With the publication of the UK Department for Transport’s (DfT) Decarbonising Transport Plan this year, we saw a clear direction for change with respect to things like active travel and the shift to a zero-emissions vehicle fleet. However, it is strangely silent on a plan in relation to decarbonising strategic journeys beyond that set out in Highways England’s own decarbonisation plan.
A snapshot, but where’s the bigger picture?
While separating out major infrastructure and construction from the transport system for the purposes of the report helpfully removes the potential for double counting of the carbon effects, it also has the effect of eliminating the possibility to consider whole system’s carbon neutrality.
The Plan sets the scene in relation to car use in its foreward, with the statement that “Bad is spending longer and longer stuck in traffic” and that “in any imaginable circumstances the clear majority of longer journeys, passenger, and freight, will be made by road”. While the unimaginable is not necessarily contested, it is strikingly limited in scope, and this is borne out with the need to actively reduce the amount of car trips being absent from the modal shift considerations in the Plan.
Instead, any such consideration is deferred to the future review of the National Networks National Policy Statement and the use of softer techniques to affect incremental change such as increasing the average number of car occupants on commutes, or a rewards scheme for sustainable commuting. Further, the plan sets out a notably inconsistent approach between the ways that strategic and local transport are considered.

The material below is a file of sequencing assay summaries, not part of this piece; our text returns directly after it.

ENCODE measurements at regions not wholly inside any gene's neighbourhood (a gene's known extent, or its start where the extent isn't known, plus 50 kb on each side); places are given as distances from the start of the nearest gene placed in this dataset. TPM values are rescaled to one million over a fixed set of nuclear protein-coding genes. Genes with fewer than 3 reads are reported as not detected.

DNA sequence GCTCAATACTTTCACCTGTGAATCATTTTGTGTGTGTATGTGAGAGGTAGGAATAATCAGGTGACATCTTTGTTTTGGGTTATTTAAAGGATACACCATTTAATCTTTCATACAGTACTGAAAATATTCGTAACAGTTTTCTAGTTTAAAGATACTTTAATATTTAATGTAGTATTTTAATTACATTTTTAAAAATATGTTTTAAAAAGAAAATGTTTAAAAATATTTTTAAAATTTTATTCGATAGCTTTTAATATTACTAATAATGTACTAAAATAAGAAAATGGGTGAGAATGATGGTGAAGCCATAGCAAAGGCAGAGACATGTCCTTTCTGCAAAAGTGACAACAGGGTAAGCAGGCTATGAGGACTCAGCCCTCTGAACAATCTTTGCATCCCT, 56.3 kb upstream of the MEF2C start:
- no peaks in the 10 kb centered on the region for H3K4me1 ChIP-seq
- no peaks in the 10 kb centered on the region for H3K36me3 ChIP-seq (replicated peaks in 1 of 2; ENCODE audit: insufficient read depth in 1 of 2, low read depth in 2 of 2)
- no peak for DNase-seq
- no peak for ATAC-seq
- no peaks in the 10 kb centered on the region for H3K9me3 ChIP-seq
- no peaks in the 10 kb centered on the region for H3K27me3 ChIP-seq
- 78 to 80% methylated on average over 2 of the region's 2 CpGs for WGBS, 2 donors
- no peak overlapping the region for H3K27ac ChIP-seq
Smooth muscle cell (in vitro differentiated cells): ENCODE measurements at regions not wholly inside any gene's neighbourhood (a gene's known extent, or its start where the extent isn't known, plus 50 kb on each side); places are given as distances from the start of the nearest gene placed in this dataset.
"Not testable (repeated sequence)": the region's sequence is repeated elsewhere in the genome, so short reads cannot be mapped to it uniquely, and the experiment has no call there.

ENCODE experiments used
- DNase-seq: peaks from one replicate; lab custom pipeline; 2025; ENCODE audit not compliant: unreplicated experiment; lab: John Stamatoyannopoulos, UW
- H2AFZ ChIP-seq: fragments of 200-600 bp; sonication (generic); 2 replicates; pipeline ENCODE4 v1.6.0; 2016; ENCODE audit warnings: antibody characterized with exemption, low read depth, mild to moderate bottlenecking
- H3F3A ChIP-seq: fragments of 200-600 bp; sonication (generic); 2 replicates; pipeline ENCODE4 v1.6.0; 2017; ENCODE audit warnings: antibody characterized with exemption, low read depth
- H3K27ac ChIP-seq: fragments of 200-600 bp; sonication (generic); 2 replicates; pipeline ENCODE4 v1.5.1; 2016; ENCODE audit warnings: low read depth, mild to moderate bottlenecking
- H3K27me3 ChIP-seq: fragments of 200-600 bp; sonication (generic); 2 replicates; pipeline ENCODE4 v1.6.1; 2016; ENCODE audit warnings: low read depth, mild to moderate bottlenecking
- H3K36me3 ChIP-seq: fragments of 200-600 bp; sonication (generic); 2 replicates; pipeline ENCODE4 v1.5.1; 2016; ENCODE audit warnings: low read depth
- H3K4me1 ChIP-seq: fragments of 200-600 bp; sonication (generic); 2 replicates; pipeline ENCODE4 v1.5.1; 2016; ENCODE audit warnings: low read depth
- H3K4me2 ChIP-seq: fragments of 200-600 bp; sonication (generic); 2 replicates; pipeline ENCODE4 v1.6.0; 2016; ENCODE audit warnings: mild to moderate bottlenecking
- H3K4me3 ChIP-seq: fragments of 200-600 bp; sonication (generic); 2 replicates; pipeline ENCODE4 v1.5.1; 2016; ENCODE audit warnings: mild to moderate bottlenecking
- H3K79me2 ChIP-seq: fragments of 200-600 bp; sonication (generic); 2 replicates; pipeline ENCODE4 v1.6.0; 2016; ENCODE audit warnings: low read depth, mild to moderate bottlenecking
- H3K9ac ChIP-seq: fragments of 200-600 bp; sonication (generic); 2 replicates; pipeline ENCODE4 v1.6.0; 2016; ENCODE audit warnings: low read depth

An embrace, not overhaul, of the status quo
Despite acknowledging that a zero emissions fleet will have no effect on reducing “other harms, such as congestion or road danger, at all” (p. 29), there is no consideration of how vehicular trips can – or even should – be reduced, beyond reference to continuing support to divert HGV trips to rail and waterways.
Indeed, the Plan actively embraces the status quo, noting that “Where the car remains attractive for longer journeys, it will face competition from high-speed decarbonised rail and zero emission coaches offering affordable alternatives.” (p. 38) With this statement, there is no discussion on the merits of increasing the cost of vehicle use to better reflect actual costs. Instead, and somewhat disappointingly, the Plan identifies that new energy business will help “drivers and businesses reduce their bills.”
This apparent contradiction between the treatment of the Strategic Road Network (SRN) compared with local roads, becomes more apparent in relation to what traffic levels could look like in future. There is plenty of discussion about whether changing commuting patterns will likely persist in future, but the prospect of reducing car use for those longer distance journeys can be interpreted as seemingly a lost cause, with the Plan noting that “even doubling” rail use in the UK would only reduce passenger travel by car by eight percentage points, “assuming that the overall demand did not rise.”